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Old October 9, 2013, 08:55 PM   #14
Frank Ettin
Join Date: November 23, 2005
Location: California - San Francisco
Posts: 8,700
Originally Posted by speedrrracer
How is preventing possession of an object not also preventing commerce relating to that object?
Because, essentially, the effect on commerce is only incidental. It may affect one's ability to buy something from another State (commerce); but it also affects one's ability to bring something with him (not commerce), as well as, potentially, one's ability to possess something already in his possession at the time continued possession became illegal (also not commerce).

A general legal definition of commerce is:
The exchange of goods, products, or any type of Personal Property. Trade and traffic carried on between different peoples or states and its inhabitants, including not only the purchase, sale, and exchange of commodities but also the instrumentalities, agencies, and means by which business is accomplished. The transportation of persons and goods, by air, land, and sea. The exchange of merchandise on a large scale between different places or communities....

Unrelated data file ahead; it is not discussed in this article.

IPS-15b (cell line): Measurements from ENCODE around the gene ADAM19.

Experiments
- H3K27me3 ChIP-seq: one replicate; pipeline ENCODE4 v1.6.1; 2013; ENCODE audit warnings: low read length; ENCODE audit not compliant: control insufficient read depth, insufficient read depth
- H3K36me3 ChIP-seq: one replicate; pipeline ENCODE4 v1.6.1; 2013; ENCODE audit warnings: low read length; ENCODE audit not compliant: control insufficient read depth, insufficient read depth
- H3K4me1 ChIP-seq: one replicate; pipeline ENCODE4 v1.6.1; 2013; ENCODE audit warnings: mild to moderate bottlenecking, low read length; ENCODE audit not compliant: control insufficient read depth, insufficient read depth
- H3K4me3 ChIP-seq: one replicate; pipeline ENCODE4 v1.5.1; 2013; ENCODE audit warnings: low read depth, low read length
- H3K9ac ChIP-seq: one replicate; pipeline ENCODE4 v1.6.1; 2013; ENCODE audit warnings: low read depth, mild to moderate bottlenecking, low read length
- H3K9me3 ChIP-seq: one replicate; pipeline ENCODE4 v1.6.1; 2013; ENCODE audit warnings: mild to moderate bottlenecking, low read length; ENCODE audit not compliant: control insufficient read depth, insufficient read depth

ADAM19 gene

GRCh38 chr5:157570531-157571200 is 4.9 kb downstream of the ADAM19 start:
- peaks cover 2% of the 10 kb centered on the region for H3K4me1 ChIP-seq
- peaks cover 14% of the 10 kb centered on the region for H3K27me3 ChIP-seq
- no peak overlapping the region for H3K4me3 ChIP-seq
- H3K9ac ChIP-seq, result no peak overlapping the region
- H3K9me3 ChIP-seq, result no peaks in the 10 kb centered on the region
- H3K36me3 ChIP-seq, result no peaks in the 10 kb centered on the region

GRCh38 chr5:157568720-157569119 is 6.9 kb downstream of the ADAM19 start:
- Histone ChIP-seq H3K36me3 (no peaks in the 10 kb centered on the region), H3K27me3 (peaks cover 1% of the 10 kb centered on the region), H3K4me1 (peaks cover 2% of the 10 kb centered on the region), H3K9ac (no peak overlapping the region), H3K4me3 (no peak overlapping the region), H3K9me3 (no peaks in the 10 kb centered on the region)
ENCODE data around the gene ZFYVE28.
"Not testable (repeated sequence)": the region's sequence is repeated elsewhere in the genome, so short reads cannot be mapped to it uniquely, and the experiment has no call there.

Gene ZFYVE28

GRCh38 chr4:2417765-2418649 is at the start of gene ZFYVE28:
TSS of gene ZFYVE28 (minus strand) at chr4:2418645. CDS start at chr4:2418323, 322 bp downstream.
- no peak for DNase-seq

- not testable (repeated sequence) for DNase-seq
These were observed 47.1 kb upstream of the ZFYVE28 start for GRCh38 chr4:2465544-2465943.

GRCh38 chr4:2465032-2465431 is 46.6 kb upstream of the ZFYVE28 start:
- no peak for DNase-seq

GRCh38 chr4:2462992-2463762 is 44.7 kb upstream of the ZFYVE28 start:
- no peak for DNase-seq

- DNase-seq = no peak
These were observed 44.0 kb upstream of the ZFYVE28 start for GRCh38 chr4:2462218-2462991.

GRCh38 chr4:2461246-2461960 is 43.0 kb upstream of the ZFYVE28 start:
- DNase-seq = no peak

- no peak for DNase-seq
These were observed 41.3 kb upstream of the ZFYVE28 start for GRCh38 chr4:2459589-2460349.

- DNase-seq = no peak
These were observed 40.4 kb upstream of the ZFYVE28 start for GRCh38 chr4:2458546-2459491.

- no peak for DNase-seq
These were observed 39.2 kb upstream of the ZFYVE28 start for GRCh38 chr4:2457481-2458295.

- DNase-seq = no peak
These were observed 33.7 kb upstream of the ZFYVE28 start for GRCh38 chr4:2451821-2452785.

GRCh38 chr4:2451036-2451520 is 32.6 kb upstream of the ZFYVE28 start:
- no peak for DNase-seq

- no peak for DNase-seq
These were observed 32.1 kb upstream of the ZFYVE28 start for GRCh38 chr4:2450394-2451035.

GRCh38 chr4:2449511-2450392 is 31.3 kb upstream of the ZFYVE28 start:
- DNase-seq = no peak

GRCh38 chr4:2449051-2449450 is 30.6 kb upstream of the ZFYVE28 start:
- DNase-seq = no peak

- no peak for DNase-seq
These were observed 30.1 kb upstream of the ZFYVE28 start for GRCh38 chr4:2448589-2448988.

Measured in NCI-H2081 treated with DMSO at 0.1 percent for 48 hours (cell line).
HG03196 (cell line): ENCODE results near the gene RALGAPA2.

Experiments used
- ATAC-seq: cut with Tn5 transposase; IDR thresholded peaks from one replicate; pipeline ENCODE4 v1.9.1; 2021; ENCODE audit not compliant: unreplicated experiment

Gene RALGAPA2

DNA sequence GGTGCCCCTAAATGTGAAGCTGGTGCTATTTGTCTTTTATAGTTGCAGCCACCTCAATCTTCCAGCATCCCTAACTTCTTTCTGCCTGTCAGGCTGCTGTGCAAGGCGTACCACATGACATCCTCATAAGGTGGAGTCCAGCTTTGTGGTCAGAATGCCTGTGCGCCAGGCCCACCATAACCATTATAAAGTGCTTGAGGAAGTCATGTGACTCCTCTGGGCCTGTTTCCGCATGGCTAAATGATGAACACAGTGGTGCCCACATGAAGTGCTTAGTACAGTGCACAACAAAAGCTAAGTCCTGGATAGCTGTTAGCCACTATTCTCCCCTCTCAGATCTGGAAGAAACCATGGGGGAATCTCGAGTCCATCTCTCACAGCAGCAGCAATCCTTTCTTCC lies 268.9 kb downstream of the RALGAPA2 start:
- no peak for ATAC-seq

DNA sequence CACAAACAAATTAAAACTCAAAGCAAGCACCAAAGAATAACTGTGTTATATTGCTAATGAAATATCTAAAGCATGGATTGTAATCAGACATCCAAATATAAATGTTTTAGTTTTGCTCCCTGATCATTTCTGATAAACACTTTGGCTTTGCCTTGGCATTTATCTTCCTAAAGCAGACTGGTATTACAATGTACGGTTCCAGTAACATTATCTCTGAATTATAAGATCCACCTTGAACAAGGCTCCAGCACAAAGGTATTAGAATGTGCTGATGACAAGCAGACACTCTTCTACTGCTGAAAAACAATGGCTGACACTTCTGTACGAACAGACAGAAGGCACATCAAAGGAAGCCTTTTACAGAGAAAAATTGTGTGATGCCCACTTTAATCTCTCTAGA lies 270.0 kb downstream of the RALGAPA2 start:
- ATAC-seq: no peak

"It is long been a principle of ours that one is no more armed because he has possession of a firearm than he is a musician because he owns a piano. There is no point in having a gun if you are not capable of using it skillfully." -- Jeff Cooper
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